were given their freedom,

both married convict women,
who'd also been transported.

How do I know all this?

Because their Australian descendant,
Wendy Robinson, told me so.

Or to be more precise,
Crown Prosecutor Wendy Robinson.

Incredibly, one of Australia's
most successful criminal lawyers,

is descended from two sheep stealers,

sentenced in this castle,
and in this very courtroom.

JONES: Tell me what this document
is, Wendy?

ROBINSON: It's the indictment,
upon which they were tried,

or the original would have been handed up,

and read out in this court
at the commencement of their trial.

Down at the bottom here it says,
"Leonard Cheatham, James Cheatham,

"they are to be severally hanged,
by the neck,

"until they be dead."

Well, on the following Wednesday,
the judge wrote a recommendation

to the region in counsel,
for their death sentences to be commuted,

they were separately loaded
onto different boats,

and sent to the colony of New South Wales,
both of them arriving there in 1818.

How long were they sentenced
to be in Australia for?

-For life.

-So they never came back to England?

What did they do?

They worked as convict servants,
eventually getting their ticket of leave.

And then, some years later,

they moved right out further,

as the colony had expanded, they gained
on to the front phase and beyond

the known boundaries of the colony
and there they raised sheep

and they raised lots and lots of sheep
and they became famous for their wool.

What do you think about this courtroom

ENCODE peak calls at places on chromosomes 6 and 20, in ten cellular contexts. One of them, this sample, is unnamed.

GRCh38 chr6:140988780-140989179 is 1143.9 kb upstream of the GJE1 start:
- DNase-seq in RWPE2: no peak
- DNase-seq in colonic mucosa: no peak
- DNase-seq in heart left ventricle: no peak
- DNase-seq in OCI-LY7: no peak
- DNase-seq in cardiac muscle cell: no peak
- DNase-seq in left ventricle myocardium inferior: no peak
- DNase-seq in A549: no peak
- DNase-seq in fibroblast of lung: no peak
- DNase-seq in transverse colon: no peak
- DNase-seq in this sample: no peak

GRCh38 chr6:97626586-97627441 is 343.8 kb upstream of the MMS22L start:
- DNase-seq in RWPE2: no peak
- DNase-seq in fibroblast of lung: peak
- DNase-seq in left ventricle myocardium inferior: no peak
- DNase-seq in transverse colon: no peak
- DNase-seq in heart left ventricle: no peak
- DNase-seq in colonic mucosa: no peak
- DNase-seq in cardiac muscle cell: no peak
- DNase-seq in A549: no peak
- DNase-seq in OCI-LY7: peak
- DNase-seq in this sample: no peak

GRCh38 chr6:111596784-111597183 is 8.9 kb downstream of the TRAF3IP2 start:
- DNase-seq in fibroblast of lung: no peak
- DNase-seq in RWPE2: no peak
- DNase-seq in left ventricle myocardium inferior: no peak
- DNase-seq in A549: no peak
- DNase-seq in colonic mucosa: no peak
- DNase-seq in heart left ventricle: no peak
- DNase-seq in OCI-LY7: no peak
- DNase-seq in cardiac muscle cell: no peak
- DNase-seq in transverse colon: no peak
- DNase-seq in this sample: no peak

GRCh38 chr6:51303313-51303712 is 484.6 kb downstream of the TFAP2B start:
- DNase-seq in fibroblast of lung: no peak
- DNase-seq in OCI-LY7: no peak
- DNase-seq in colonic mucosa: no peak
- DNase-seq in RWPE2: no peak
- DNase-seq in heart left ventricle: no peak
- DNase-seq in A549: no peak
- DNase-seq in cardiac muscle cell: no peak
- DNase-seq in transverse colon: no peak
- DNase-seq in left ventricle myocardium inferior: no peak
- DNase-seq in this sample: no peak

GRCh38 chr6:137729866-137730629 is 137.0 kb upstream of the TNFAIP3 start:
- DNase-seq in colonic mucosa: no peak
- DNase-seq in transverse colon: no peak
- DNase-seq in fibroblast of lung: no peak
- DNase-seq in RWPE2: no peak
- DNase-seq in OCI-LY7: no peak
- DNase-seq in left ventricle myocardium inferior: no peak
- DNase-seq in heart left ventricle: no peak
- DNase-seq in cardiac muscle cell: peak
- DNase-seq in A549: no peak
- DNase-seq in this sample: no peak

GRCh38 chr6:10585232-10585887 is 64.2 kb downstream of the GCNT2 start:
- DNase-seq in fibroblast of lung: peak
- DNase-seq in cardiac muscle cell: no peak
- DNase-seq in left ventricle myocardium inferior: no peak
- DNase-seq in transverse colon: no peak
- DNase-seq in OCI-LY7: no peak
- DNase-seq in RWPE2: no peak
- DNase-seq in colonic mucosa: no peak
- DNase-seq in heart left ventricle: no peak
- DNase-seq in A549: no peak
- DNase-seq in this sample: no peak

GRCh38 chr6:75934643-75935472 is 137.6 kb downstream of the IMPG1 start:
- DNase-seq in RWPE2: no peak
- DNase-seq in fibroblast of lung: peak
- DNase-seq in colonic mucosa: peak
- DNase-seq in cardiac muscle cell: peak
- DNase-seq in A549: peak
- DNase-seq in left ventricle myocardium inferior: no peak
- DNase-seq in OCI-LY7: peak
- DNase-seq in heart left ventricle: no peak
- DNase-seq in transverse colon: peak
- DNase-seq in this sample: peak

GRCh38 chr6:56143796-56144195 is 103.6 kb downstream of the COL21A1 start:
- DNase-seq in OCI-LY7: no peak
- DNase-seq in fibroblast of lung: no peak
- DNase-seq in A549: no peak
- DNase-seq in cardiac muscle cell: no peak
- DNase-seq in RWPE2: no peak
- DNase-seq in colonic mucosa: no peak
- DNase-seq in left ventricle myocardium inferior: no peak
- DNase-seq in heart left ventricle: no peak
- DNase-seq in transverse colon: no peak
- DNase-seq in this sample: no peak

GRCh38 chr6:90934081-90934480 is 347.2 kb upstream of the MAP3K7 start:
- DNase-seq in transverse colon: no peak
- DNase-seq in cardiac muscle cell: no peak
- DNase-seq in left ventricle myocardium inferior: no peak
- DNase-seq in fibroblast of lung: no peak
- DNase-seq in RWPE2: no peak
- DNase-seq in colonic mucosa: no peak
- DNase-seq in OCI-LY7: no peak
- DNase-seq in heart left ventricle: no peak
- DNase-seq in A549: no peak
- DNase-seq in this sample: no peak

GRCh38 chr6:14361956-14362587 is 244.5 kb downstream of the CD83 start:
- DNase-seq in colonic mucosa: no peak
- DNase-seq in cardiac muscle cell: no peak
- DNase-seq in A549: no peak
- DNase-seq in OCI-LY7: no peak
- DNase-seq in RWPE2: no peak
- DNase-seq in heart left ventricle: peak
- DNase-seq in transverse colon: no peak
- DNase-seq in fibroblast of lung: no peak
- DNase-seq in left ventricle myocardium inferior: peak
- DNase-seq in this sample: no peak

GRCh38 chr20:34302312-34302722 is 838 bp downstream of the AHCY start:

and its importance in Australian history?

This is probably the most important
courtroom in Australian history

so far as the numbers of people
who were processed

through this assize, from that dock.

And a very large proportion
of the New South Wales population

to this day are descendants from convicts
who came through this room.

JONES: Through this very room,
in this very castle.

What are you thinking
when you look out at this court?

I think it's truly remarkable
that it's still here and I can be here.

JONES: Many lives were destroyed here
at Lancaster Castle.

But it seems to me
it's also being the starting point

for countless new stories.

The last execution took place in 1910,

not in public,
but in a purpose built private shed.

The prison closed six years later but was
then reopened for category C offenders,

low security risk.

And in 2011, after eight centuries
of locking people up,

Lancaster Prison finally
closed its doors for good.

And then opened them, to the public.

But the Crown Court still operates here,

so the castle is still fulfilling
one of its original purposes,

maintaining the rule of law
in the mighty Duchy of Lancaster.

And thats why there has been a prison here
for the best part of 850 years,

because as long as you've got crime,
you need punishment.

And Lancaster Castle
is very good at punishment.

Okay, guys, you can let me out now.

JONES: Guys?